Traditional Values Coalition: The Traditional Values Coalition is especially involved in U.S. politics. In 2000, the Nation�s David Corn reported and how chairman/founder Louis Sheldon and others were “raising money to register and motivate Christian right voters to pull the lever for Bush.”

Council for National Policy: Co-founded by Rev. Timothy LaHaye, the Council for National Policy has included John Ashcroft, Ralph Reed, Pat Robertson and Jerry Falwell among its lengthy list of influential members. According to Rolling Stone, the impeachment effort against President Bill Clinton “was reportedly conceived at a June 1997 meeting of the CNP in Montreal.” And as ABC reported, the group came under heavy scrutiny in 1999 following G.W. ‘s “king-making speech” wherein it was rumored that candidate Bush (depending on which report you believe), promised to take a “tough stance against gays and lesbians.”

“Christian Reconstructionists/Dominionists: Deemed “scary,” even by Jerry Falwell’s followers, Dominionists literally want to impose Biblical law and reconstruct America as “the Kingdom of God on earth.” In short, they seek to toss out the U.S. Constitution, override the authority of the Supreme Court and turn the U.S. into a theocracy. Embracing a “Biblical world view” as the only worldview, Reconstructionists would squelch democracy and all its trappings, while making homosexuality and other “sins” punishable by death. Rev. Timothy LaHaye, who played a role in putting Bush in the White House, was one of the movement�s framers.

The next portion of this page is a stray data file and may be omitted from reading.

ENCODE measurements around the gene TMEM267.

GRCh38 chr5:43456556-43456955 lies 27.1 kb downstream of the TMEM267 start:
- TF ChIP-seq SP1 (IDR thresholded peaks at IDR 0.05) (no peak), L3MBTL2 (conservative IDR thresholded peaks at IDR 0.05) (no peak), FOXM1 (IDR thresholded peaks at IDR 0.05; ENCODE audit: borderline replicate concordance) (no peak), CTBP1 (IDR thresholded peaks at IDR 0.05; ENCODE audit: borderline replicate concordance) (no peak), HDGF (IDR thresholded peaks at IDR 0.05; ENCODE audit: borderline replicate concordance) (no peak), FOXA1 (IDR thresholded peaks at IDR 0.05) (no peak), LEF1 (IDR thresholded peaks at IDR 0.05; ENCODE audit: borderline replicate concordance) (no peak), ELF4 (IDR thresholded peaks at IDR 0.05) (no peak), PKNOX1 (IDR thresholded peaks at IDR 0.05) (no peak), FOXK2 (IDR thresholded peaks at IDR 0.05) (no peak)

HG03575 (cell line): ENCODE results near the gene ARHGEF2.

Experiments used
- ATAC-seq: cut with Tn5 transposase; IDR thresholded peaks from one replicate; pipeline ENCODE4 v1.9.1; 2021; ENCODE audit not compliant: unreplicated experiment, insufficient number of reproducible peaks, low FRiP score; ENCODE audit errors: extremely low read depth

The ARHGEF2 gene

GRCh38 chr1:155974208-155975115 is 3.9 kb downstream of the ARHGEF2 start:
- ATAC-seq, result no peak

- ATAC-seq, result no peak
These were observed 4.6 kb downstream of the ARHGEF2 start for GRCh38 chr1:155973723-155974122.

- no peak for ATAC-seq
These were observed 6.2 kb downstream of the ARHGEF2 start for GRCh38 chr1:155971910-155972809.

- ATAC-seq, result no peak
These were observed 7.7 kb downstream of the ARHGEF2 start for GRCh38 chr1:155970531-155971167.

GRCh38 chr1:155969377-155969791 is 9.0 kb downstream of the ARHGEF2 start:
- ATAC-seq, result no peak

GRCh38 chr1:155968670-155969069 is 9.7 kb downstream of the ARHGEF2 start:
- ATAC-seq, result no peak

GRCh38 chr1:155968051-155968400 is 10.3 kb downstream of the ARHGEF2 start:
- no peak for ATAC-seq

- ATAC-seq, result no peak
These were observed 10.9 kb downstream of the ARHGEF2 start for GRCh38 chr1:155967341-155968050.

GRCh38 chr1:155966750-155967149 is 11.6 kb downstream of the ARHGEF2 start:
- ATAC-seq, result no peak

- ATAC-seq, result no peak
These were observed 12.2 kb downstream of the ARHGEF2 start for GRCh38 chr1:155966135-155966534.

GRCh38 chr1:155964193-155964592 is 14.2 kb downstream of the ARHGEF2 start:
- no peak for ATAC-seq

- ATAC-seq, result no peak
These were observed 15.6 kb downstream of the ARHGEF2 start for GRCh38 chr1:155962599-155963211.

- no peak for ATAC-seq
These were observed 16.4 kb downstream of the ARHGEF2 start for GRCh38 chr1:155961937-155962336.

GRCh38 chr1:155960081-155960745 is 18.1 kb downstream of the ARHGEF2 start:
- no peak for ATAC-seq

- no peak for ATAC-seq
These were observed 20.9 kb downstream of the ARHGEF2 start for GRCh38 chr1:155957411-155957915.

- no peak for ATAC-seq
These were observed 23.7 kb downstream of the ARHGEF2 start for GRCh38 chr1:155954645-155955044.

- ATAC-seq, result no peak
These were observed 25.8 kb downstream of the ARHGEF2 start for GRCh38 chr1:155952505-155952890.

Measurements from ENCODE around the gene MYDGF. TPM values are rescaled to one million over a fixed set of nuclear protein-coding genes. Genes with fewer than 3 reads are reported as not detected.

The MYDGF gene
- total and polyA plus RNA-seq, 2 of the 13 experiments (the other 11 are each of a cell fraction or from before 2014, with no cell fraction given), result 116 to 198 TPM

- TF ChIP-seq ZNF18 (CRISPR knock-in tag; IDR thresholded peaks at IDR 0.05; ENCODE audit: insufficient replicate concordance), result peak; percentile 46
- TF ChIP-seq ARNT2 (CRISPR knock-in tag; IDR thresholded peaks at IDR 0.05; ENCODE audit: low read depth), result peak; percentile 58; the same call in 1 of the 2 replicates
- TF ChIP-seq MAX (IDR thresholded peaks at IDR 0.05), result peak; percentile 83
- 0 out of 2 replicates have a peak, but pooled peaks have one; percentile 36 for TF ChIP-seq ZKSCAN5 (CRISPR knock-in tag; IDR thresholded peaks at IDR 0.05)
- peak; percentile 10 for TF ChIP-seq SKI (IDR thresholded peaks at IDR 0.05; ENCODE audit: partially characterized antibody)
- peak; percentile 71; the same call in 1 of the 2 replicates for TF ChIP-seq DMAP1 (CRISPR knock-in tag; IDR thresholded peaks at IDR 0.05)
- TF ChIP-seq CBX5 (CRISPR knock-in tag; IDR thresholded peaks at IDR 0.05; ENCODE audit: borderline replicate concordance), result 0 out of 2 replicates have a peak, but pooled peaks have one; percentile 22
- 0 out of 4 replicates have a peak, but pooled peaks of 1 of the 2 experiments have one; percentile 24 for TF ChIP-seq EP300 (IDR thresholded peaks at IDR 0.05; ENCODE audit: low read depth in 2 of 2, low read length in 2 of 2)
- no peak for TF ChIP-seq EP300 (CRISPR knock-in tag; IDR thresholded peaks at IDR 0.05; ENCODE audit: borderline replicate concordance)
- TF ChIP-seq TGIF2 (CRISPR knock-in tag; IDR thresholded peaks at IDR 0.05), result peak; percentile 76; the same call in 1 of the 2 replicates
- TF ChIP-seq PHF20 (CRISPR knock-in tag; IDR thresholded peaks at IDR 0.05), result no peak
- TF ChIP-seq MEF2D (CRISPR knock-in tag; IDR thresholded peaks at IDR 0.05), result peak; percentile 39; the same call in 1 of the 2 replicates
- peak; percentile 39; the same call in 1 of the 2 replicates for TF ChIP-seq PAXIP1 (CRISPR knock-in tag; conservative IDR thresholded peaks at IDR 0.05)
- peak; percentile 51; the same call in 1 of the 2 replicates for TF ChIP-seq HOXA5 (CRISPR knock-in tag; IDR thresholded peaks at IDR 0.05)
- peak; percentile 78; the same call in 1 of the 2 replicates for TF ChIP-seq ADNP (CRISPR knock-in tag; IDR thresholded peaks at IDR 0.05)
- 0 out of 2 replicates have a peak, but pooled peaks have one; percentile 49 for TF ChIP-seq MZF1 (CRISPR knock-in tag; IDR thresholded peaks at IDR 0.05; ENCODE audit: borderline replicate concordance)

“The Christian Coalition: A key player in the culture war, the Christian Coalition “applauds” recent legislative efforts to subvert the Constitution. Three especially frightening pieces of Christian Coalition-backed legislation are: The Constitution Restoration Act of 2004 (“If the Act passes, Iraqis would have stronger protection from religious extremism than Americans,” columnist James Heflin wrote); The Congressional Accountability for Judicial Activism Act,” (HR 3920) “to allow Congress to reverse the judgments of the United States Supreme Court”; and The Marriage Protection Act, which, having already passed in the House, could, according to the Atlanta Constitution Journal�s Jay Bookman, allow Congress to pass a law “making Christianity the national religion, and bar the courts from hearing a challenge.”

“Of course, there are plenty more extremist groups out there, with plenty of clout. And in addition to sharing an incestuous relationship (Famed Reconstructionist Dr. George Grant, for example, is affiliated with Coral Ridge Ministries, which is run by former National Council for Policy member D. James Kennedy, who sat on the board of directors of Jerry Falwell�s Moral Majority, which was also organized by Tim LaHaye), they seem to be driven by a single-minded determinism. “There are forty million people who claim to have been converted. If every one of those would simply win one other person to Christ, we could control this country,” televangelist Kennedy once said.”